Under the iron fist of the magazine's picture editor, George Pitts, Life is seeking to re-establish itself as force in photography. In it's heyday, it published some of the most recognisable images of the time and the publishers believe there is reason to think that the public responds to the still image.

Moreover, it is the magazine's bold ambition to redefine the readers' relationship to Hollywood and celebrity. The plan, says Pocharski, is not to blitz the covers with the promise of celebrity gossip and hysterical buzzwords that exist on any one of dozens of news-stand magazines that need celebrity to sell themselves. "We're trying to rekindle America's love affair with Hollywood," she explains. "We're not out to trap people or talk to them about their lastest love or break-up."

In practice that means asking a celebrity to talk to them about a time or part of their lives that's meaningful to them - and not put them on the spot about their fame. In the past few issues, Life has featured Tom Hanks looking back on "a less than perfect childhood" and what Kate Winslet and Johnny Depp learnt about parenting from starring in Finding Neverland, the recent film about Peter Pan author JM Barrie. "We take a celebrity and focus in on a slice of their lives that's meaningful to them," she explains, and we have found celebrities want to be in Life because we play fair with them."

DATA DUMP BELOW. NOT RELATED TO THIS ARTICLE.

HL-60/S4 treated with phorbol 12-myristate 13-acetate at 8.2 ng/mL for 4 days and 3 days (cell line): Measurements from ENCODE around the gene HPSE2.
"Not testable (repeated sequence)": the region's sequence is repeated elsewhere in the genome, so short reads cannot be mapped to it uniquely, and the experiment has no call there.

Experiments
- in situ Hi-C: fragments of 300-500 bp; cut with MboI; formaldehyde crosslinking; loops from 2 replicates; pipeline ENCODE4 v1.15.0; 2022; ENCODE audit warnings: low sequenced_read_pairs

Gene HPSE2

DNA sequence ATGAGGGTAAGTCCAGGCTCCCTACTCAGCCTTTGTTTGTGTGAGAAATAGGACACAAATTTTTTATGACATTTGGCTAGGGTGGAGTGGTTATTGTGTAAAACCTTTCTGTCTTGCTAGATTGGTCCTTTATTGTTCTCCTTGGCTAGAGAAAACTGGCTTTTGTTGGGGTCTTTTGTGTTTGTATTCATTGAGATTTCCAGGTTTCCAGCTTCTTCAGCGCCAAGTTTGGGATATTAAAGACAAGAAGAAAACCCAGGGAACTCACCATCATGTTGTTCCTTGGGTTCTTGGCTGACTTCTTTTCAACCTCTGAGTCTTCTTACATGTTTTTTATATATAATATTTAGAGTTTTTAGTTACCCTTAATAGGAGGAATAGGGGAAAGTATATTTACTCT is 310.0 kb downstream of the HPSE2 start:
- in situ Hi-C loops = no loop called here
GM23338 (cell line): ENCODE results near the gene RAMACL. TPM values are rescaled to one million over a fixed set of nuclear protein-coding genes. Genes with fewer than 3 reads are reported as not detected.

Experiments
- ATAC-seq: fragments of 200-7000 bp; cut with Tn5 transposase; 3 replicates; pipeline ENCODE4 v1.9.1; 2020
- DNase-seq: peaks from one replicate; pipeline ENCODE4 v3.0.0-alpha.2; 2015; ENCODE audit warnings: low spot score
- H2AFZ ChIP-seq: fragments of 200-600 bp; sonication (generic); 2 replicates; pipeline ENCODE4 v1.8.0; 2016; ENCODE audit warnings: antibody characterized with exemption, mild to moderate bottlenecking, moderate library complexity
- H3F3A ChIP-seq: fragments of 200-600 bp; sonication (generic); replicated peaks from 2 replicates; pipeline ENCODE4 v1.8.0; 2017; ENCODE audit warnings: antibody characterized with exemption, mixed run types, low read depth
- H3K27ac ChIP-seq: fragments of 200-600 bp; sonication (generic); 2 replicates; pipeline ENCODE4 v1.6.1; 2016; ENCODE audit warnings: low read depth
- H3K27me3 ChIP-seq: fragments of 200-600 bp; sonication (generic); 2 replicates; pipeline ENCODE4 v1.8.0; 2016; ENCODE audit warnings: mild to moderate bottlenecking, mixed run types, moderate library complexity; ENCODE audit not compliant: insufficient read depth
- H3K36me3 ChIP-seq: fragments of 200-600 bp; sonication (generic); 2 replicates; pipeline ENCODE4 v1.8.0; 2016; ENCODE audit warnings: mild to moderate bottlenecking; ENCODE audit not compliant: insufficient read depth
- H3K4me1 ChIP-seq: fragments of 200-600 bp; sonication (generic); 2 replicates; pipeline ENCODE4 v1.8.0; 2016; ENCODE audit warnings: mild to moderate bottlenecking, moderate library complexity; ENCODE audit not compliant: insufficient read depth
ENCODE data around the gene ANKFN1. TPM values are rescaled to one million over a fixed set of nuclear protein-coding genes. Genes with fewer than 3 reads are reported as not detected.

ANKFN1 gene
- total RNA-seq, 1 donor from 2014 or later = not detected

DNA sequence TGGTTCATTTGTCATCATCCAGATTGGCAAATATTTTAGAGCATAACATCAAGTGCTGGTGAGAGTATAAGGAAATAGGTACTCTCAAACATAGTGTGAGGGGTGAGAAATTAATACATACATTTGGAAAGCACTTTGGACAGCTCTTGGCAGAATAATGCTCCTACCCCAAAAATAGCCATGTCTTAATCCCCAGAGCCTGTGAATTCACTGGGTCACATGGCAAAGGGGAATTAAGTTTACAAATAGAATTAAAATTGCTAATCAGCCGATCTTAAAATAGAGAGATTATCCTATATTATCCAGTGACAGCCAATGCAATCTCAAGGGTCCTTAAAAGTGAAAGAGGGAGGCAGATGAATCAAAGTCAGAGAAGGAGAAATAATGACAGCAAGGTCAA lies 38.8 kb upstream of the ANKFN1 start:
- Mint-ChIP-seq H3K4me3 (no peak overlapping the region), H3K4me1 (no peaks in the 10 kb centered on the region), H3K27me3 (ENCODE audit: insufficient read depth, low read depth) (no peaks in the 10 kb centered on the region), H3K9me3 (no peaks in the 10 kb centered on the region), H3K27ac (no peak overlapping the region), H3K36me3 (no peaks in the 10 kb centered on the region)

But can Life survive this time? It looks like it might. It's hard to imagine how it can go wrong. But like the real thing, you never can tell.

A century on Camera

Henry Luce and his colleagues at Time Inc took advantage of the birth of the 35mm portable camera to publish a magazine that revolutionised photography in print. Launched in November 1936, Life has chronicled and provoked America's passions. The publication is said to bear the magazine world's most famous magazine logo. In its heyday, Mr Luce said it was "what the public wants more than it has ever wanted any product of ink and paper".

Most magazines are built around editors and writers, but Life is historically built around photographers. The magazine has featured some of the most recognisable images in the world and represents some of the greatest photographers of the 20th century, including Alfred Eisenstaedt, Margaret Bourke-White, Andreas Feininger and John Dominis. The most popular photograph in Life's history is "VJ Day" by Eisenstaedt.

The photograph, taken on 15 August 1945, pictures a sailor embracing a woman in Times Square. Robert Doisneau's 1950 picture of a kissing couple in Paris, Le Baiser de l'Hotel de Ville, is one of the most romantic images in the world. Eve Arnold pictured Marilyn Monroe in the Nevada Desert in 1960 for Life, which became one of Monroe's most iconic images. The magazine was a weekly until December 1972, then published as semi-annual special reports, and since 1978 as a monthly. But the May 2000 issue of Life was its last as a stand-alone magazine.

Genevieve Roberts